Following the rise of the novel SARS-CoV-2 responsible for coronavirus disease (COVID-19), a concerned pet parent may think: what if my puppy gets sick? Disturbing news about a Pomeranian dog from Hong Kong made people wonder if we will observe this type of coronavirus in cats and dogs too.
Can a Cat or Dog Get Coronavirus?
As of the novel coronavirus causing COVID-19 in humans, a pet can get infected but won’t get sick. At first, researchers didn’t consider it a possibility and the initial idea was that the SARS-CoV-2 can only live on the skin or fur of the cat or dog. According to the latest research, a pet can actually get infected with the novel virus but is unlikely to get sick or even show any symptoms experienced by humans.
However, there are other types of coronaviruses affecting cats and dogs that have been around for a long time.
Feline coronavirus infects cats and is present worldwide. It has two serotypes, each found in two forms: feline enteric coronavirus (FECV) and feline infectious peritonitis (FIPV). FECV usually doesn’t cause more troubles than mild diarrhea but can seldomly mutate to FIP, which is a severe condition, usually incurable and lethal.
Usually, a cat’s immune system can treat the virus but sometimes the virus will persist. In these cases, the cat will become an asymptomatic carrier of the virus and spread it through shedding infected feces, which is the primary source of infection.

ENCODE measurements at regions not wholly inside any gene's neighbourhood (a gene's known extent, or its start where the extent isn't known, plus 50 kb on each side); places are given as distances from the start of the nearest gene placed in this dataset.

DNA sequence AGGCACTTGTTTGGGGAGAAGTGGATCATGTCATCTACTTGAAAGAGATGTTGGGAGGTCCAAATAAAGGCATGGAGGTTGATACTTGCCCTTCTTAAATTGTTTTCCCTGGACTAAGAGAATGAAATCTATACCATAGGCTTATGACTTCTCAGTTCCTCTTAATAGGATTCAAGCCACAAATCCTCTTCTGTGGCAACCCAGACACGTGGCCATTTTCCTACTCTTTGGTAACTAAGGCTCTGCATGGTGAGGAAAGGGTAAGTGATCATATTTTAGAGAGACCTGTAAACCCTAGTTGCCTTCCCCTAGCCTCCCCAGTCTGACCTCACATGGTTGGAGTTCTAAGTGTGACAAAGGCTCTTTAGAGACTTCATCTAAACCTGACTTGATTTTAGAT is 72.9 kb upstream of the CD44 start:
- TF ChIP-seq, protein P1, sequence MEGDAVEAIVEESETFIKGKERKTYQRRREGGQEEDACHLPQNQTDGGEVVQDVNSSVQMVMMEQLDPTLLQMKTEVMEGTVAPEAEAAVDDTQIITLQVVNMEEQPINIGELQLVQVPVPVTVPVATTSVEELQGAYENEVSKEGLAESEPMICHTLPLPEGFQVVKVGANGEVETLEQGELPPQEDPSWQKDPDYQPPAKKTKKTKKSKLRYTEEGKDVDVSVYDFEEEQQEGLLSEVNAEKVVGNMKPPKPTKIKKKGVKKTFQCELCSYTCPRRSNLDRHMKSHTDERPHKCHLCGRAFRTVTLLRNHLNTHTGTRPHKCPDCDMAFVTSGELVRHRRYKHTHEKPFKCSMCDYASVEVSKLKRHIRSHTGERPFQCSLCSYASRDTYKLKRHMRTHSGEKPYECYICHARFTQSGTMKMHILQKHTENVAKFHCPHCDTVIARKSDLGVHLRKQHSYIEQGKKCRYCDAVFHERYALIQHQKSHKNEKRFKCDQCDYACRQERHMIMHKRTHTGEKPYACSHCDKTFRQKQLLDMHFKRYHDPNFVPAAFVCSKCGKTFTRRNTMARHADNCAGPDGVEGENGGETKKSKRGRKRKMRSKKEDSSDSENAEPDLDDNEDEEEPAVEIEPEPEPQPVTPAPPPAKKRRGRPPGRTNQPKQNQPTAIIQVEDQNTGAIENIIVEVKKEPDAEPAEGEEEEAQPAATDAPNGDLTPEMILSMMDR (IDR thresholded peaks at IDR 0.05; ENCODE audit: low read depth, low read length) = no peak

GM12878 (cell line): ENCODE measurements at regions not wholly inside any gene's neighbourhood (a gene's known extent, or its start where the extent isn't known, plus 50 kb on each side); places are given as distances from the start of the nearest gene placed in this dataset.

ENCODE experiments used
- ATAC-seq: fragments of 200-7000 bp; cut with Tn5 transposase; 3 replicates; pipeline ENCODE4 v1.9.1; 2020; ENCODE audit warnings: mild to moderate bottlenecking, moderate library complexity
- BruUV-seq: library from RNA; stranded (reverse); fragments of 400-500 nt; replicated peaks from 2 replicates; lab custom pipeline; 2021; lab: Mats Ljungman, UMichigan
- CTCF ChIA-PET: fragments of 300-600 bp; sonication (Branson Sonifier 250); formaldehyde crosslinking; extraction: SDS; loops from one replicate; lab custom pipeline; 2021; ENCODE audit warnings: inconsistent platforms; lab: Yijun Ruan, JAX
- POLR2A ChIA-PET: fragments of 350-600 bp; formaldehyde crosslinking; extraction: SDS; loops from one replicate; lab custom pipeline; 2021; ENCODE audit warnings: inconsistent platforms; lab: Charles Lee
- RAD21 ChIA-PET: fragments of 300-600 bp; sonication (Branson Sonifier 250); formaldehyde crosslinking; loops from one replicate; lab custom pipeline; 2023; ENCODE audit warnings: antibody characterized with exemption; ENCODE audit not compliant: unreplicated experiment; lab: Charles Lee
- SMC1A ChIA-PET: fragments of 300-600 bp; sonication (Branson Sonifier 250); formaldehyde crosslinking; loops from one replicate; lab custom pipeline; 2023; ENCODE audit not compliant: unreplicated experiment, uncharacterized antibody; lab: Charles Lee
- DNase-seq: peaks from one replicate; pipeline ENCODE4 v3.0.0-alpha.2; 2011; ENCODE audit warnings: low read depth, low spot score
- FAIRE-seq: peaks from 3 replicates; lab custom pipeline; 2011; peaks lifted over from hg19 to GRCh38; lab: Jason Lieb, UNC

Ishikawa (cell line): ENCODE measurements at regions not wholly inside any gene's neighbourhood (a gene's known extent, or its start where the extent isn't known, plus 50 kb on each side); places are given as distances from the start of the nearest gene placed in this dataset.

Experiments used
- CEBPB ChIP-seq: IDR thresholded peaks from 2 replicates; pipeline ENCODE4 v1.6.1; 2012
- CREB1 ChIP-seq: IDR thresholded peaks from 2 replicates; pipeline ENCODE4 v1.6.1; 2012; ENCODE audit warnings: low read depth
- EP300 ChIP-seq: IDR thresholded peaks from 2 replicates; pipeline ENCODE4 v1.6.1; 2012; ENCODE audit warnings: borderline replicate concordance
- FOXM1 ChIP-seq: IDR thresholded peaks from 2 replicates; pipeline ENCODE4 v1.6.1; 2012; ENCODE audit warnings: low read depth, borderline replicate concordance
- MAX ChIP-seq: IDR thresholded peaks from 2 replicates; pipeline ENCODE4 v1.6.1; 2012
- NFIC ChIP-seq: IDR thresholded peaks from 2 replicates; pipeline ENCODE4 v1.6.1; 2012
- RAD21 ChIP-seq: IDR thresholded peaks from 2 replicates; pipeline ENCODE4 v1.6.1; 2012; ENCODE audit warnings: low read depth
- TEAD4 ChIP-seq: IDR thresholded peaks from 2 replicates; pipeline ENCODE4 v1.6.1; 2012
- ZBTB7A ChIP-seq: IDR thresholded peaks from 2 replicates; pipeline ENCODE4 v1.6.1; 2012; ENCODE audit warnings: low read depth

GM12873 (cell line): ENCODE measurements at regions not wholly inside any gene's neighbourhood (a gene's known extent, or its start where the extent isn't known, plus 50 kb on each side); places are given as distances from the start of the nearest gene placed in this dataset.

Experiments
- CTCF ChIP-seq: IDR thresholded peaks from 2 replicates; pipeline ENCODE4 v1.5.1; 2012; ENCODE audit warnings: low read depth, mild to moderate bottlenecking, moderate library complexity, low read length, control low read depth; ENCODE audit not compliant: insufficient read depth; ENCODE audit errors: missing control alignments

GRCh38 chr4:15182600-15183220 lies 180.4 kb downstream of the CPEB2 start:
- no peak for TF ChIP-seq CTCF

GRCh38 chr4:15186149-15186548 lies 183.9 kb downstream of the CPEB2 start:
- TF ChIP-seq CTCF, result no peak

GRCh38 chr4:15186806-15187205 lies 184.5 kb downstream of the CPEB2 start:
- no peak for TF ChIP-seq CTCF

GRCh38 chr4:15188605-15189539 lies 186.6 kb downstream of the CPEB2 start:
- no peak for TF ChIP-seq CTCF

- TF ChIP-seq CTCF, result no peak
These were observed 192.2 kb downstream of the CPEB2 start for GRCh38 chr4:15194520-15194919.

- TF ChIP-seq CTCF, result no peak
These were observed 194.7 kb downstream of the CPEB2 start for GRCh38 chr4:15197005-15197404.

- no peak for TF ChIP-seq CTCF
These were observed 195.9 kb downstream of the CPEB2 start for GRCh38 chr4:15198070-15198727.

Canine coronavirus affects dogs and has two types: canine enteric coronavirus (CECoV) and canine respiratory coronavirus (CRCoV). CECoV is highly infectious but causes only minor abdominal issues, like mild diarrhea, or goes without symptoms.
Like the feline coronavirus, it is mostly spread through shedding infected feces. CRCoV can cause respiratory disease in dogs, with symptoms like coughing or sneezing. It is usually communicated through direct dog-to-dog contact.
Can a Dog or Cat Transmit Coronavirus to a Human?
As of the novel COVID-19, people can possibly get it from a cat or a dog through touching its skin or fur. However, it can only occur if the animal has been in close contact with the virus. WHO states that there is no current evidence that a cat or dog can communicate COVID-19 to a human otherwise. The risk of getting a coronavirus from your cat is no more than getting it from any contaminated surface.
Also, other types of coronavirus in dogs and cats (like canine or feline ones) can’t be transmitted to a human.
How to Protect Your Pet and Yourself?
Here are some coronavirus dos and don’ts, which will keep you and your pet safe.
- Distance. Keep a distance from crowds with potentially infected people when walking your pet.
- Quarantine. According to the CDC, it is better to keep reasonable isolation from your pet if you were tested positive for COVID-19.
- Vaccination. While there is no vaccination against SARS-CoV-2 for any living being, it is still possible to vaccinate your pet against other common infections, including canine coronavirus.
- Panic. Nervously observing your pet for all existing coronavirus symptoms will definitely do no good. Stay positive and use your remote work option as a perfect opportunity to spend some quality time with your pet child.
- Mask. A medical mask on a pet is no fun. It can cause severe anxiety and discomfort. Moreover, it doesn’t really protect your dog or cat.
- Travel with your pet. Currently, traveling is not advised in general. Even if you do have to travel, leave your pet at home: no one knows what border regulations will enter into force in the days to come.
There is no reason to believe that being around your pet can increase your chances of getting the coronavirus. Follow the general WHO recommendations and enjoy the WFH with your pet.